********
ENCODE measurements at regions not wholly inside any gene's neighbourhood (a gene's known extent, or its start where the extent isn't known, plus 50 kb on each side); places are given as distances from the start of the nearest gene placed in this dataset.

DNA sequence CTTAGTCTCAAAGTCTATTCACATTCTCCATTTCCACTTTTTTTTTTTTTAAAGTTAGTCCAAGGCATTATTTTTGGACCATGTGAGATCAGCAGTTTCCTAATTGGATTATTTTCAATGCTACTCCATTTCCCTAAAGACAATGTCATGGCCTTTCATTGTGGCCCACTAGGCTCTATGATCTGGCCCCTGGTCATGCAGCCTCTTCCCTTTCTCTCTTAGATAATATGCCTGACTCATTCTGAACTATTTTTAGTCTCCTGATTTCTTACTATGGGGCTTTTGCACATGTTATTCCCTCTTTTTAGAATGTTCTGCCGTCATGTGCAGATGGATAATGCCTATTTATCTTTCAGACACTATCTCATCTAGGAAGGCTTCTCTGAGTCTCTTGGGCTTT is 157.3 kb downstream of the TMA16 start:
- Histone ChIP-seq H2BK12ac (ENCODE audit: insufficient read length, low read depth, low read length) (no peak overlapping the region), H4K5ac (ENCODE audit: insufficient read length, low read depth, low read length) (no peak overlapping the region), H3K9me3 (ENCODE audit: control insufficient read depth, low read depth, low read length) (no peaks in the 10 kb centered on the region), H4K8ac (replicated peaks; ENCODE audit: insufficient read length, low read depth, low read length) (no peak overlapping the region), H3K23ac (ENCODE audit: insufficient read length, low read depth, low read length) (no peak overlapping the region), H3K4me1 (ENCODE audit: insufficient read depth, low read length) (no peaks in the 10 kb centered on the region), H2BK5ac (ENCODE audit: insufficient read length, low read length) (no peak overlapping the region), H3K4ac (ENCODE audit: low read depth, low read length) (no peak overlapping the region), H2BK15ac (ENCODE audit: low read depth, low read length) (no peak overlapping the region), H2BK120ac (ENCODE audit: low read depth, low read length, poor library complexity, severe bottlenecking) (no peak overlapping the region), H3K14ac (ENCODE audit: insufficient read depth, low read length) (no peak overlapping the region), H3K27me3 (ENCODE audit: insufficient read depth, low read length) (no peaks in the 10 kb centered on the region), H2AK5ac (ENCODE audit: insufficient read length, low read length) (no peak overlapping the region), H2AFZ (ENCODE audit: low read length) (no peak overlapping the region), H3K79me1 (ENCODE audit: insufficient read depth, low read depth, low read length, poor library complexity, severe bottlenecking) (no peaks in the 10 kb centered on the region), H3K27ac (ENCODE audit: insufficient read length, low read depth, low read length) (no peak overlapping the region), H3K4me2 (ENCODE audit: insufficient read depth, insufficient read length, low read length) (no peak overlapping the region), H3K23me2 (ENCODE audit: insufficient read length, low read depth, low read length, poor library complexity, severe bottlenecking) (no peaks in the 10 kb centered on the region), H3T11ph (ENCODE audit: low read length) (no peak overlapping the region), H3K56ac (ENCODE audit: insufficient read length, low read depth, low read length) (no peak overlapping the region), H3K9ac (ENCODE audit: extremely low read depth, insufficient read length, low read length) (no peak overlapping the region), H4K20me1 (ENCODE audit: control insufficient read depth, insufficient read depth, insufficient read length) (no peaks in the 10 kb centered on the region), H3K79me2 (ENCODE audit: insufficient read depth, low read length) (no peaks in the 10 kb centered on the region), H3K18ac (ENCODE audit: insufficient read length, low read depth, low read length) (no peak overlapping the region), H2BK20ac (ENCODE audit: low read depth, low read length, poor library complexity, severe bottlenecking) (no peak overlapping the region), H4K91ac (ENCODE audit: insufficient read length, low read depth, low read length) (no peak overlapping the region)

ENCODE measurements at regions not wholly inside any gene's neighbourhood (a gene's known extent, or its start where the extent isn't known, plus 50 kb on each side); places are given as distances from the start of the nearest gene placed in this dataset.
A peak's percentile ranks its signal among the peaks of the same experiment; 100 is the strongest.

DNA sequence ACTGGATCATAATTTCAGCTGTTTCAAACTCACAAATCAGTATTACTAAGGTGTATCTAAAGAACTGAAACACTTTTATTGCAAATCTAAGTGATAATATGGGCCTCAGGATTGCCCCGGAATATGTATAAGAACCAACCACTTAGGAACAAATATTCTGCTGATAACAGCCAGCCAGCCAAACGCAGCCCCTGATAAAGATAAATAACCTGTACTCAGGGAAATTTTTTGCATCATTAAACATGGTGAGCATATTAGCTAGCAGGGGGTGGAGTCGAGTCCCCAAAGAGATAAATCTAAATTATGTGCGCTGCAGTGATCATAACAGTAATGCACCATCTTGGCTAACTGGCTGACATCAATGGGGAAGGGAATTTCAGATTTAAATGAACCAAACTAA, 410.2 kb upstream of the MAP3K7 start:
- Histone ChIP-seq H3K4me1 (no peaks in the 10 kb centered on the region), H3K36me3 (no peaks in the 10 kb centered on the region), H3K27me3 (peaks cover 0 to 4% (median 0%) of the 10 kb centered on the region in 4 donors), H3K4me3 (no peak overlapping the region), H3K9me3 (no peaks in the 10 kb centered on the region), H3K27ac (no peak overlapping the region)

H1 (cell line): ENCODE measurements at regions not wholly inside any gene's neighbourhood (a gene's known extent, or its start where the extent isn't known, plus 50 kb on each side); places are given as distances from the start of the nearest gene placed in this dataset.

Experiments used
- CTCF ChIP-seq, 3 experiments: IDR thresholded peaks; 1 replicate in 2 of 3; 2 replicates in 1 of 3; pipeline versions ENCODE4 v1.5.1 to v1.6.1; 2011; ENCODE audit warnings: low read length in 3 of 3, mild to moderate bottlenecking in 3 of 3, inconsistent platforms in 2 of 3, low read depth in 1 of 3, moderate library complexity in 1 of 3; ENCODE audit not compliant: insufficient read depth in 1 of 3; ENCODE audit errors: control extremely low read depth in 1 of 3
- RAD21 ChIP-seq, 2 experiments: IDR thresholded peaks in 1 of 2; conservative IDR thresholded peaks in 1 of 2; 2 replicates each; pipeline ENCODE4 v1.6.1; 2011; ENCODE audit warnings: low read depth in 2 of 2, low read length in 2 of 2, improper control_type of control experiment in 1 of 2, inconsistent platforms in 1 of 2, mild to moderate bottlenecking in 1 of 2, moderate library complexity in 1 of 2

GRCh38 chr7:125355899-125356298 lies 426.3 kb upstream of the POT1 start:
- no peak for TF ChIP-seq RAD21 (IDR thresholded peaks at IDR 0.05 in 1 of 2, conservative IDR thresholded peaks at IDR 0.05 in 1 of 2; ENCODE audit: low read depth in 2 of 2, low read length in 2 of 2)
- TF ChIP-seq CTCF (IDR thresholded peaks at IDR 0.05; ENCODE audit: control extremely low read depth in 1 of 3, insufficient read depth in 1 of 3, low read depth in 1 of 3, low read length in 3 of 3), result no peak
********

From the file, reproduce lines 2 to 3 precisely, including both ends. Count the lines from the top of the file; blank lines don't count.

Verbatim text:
DNA sequence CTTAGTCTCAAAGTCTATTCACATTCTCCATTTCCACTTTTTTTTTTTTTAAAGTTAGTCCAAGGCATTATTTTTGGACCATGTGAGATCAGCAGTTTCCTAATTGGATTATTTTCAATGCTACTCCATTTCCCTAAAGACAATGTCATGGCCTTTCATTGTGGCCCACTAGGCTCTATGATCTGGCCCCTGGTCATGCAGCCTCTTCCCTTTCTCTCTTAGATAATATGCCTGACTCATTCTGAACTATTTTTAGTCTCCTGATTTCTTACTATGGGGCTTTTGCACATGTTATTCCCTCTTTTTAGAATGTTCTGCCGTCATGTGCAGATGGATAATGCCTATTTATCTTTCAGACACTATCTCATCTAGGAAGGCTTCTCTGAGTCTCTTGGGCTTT is 157.3 kb downstream of the TMA16 start:
- Histone ChIP-seq H2BK12ac (ENCODE audit: insufficient read length, low read depth, low read length) (no peak overlapping the region), H4K5ac (ENCODE audit: insufficient read length, low read depth, low read length) (no peak overlapping the region), H3K9me3 (ENCODE audit: control insufficient read depth, low read depth, low read length) (no peaks in the 10 kb centered on the region), H4K8ac (replicated peaks; ENCODE audit: insufficient read length, low read depth, low read length) (no peak overlapping the region), H3K23ac (ENCODE audit: insufficient read length, low read depth, low read length) (no peak overlapping the region), H3K4me1 (ENCODE audit: insufficient read depth, low read length) (no peaks in the 10 kb centered on the region), H2BK5ac (ENCODE audit: insufficient read length, low read length) (no peak overlapping the region), H3K4ac (ENCODE audit: low read depth, low read length) (no peak overlapping the region), H2BK15ac (ENCODE audit: low read depth, low read length) (no peak overlapping the region), H2BK120ac (ENCODE audit: low read depth, low read length, poor library complexity, severe bottlenecking) (no peak overlapping the region), H3K14ac (ENCODE audit: insufficient read depth, low read length) (no peak overlapping the region), H3K27me3 (ENCODE audit: insufficient read depth, low read length) (no peaks in the 10 kb centered on the region), H2AK5ac (ENCODE audit: insufficient read length, low read length) (no peak overlapping the region), H2AFZ (ENCODE audit: low read length) (no peak overlapping the region), H3K79me1 (ENCODE audit: insufficient read depth, low read depth, low read length, poor library complexity, severe bottlenecking) (no peaks in the 10 kb centered on the region), H3K27ac (ENCODE audit: insufficient read length, low read depth, low read length) (no peak overlapping the region), H3K4me2 (ENCODE audit: insufficient read depth, insufficient read length, low read length) (no peak overlapping the region), H3K23me2 (ENCODE audit: insufficient read length, low read depth, low read length, poor library complexity, severe bottlenecking) (no peaks in the 10 kb centered on the region), H3T11ph (ENCODE audit: low read length) (no peak overlapping the region), H3K56ac (ENCODE audit: insufficient read length, low read depth, low read length) (no peak overlapping the region), H3K9ac (ENCODE audit: extremely low read depth, insufficient read length, low read length) (no peak overlapping the region), H4K20me1 (ENCODE audit: control insufficient read depth, insufficient read depth, insufficient read length) (no peaks in the 10 kb centered on the region), H3K79me2 (ENCODE audit: insufficient read depth, low read length) (no peaks in the 10 kb centered on the region), H3K18ac (ENCODE audit: insufficient read length, low read depth, low read length) (no peak overlapping the region), H2BK20ac (ENCODE audit: low read depth, low read length, poor library complexity, severe bottlenecking) (no peak overlapping the region), H4K91ac (ENCODE audit: insufficient read length, low read depth, low read length) (no peak overlapping the region)